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AB - Tree-changers, those who move from the city to inland country areas principally for 'lifestyle reasons', are a newly identified social group in contemporary and popular Australian culture whom are affecting demographic change in Australia's country towns. This chapter presents images of tree-changers found in Australian news media and findings from 28 qualitative, in-depth interviews conducted in 2007-2008 with tree-changers who moved to rural New South Wales and northern Victoria to addresses a knowledge gap about why individuals are leaving Austra-lia's cities for the country. Prior migration research has been largely geographic and produced location-specific, aggregate data on Australia's inter- and intra-metropolitan population migration trends explained by life-cycle. In contrast, this sociological study examines the inherently socially-derived factors, beyond age, which contribute to urban-rural migration. Findings reveal urban stresses (traffic, commuting and high population density) are key 'push' factors and stereotypical expectations that country life is less stressful, more spacious, and less expensive are key attractants. Data failed to support perceptions that tree-changers expect city-quality amenities, found most did not relocate for cheaper real estate and the majority moved to suburban homes in country towns, not 'the Bush'. Unantici-pated realities of country life (i.e., more commuting and higher living expenses) show discrepancy exists between urban-rural migrants' expectations and experi-ences.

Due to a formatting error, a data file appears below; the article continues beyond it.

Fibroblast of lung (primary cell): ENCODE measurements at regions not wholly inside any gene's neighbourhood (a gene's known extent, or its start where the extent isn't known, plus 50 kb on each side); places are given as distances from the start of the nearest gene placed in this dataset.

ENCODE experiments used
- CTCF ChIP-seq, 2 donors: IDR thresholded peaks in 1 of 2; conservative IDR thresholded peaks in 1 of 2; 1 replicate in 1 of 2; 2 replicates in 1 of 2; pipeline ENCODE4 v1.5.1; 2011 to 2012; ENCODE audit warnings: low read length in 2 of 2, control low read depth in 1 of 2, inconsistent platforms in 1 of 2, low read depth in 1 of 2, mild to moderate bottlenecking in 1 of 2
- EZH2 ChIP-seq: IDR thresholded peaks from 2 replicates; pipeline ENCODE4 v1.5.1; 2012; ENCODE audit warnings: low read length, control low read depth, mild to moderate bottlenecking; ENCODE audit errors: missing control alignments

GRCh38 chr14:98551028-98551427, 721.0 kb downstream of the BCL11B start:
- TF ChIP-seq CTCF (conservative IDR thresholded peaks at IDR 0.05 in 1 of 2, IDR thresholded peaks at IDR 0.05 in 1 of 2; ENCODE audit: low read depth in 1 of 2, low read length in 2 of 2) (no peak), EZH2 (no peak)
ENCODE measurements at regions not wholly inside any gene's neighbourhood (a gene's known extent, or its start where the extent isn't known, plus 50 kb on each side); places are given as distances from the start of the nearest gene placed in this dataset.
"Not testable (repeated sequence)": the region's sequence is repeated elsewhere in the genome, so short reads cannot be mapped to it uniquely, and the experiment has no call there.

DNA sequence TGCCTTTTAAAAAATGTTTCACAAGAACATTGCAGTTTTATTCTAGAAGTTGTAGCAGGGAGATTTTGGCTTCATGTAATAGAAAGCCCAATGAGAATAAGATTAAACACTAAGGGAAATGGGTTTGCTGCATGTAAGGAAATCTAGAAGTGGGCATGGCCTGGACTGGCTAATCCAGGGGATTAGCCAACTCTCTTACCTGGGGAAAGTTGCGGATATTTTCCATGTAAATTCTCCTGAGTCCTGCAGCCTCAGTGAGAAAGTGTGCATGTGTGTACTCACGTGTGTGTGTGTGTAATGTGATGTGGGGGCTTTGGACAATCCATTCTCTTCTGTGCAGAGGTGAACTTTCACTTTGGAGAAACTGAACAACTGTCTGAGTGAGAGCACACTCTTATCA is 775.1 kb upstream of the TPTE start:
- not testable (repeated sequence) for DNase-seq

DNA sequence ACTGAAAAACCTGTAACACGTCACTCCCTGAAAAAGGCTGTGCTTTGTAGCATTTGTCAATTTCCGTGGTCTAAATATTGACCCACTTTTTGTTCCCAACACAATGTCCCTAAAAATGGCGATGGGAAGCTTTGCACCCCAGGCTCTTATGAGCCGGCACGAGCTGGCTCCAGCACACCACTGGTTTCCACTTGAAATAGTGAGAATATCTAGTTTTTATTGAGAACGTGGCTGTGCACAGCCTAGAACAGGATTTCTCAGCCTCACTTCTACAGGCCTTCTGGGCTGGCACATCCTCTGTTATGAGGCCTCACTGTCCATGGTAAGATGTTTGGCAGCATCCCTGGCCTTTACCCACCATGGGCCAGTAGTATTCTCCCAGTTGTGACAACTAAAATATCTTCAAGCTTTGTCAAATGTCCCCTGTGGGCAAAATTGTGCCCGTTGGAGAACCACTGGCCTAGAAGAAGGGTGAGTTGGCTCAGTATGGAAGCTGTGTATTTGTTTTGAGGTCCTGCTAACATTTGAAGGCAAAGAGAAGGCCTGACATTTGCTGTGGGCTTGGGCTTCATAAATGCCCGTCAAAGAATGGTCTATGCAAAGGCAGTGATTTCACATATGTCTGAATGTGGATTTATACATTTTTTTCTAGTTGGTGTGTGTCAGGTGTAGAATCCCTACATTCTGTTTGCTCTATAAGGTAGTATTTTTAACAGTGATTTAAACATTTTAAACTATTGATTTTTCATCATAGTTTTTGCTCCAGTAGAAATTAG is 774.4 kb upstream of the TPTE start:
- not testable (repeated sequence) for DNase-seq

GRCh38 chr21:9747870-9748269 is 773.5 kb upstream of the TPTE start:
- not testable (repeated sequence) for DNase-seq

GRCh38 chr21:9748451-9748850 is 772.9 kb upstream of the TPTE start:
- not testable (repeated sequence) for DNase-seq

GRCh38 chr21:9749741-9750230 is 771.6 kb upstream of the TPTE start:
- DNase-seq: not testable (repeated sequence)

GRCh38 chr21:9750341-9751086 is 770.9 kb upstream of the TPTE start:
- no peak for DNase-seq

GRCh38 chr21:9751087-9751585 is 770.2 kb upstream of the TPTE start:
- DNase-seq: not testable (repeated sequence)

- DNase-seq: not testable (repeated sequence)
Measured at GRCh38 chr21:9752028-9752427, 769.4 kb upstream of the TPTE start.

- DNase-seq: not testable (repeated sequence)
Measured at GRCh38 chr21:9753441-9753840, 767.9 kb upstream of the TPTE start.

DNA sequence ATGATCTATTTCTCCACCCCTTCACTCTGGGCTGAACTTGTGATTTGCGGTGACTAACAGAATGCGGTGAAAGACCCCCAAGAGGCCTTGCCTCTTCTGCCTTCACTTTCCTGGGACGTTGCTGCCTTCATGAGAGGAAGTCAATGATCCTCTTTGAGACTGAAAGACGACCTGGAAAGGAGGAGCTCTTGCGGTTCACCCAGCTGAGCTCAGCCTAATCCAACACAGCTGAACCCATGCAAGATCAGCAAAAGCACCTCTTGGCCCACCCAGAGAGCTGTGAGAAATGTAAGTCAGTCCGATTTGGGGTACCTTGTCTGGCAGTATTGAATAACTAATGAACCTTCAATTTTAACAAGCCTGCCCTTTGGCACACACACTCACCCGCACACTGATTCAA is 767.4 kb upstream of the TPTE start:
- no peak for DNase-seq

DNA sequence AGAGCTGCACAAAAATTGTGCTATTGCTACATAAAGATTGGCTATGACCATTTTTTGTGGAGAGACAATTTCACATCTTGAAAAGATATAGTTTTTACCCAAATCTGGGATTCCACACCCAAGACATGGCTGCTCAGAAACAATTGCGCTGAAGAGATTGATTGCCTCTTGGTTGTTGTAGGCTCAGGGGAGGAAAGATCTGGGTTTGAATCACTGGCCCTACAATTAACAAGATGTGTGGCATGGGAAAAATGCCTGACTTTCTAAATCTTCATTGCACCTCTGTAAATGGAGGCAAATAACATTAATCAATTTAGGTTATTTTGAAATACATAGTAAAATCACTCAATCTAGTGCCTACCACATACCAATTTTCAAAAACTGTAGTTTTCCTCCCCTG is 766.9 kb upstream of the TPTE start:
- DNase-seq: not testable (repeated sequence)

U2 - 10.1007/978-90-481-9654-8_4

DO - 10.1007/978-90-481-9654-8_4

M3 - Chapter (peer-reviewed)

SN - 9789048196524

VL - 12

SP - 71

EP - 99

BT - Demographic Change in Australia's Rural Landscapes

A2 - Luck, Gary W

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PB - Springer

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Ragusa A. Seeking trees or escaping traffic? Socio-cultural factors and 'tree change' migration in Australia. In Luck GW, Race D, editors, Demographic Change in Australia's Rural Landscapes: Implications for Society and the Environment. 1 ed. Vol. 12. Netherlands: Springer. 2011. p. 71-99 https://doi.org/10.1007/978-90-481-9654-8_4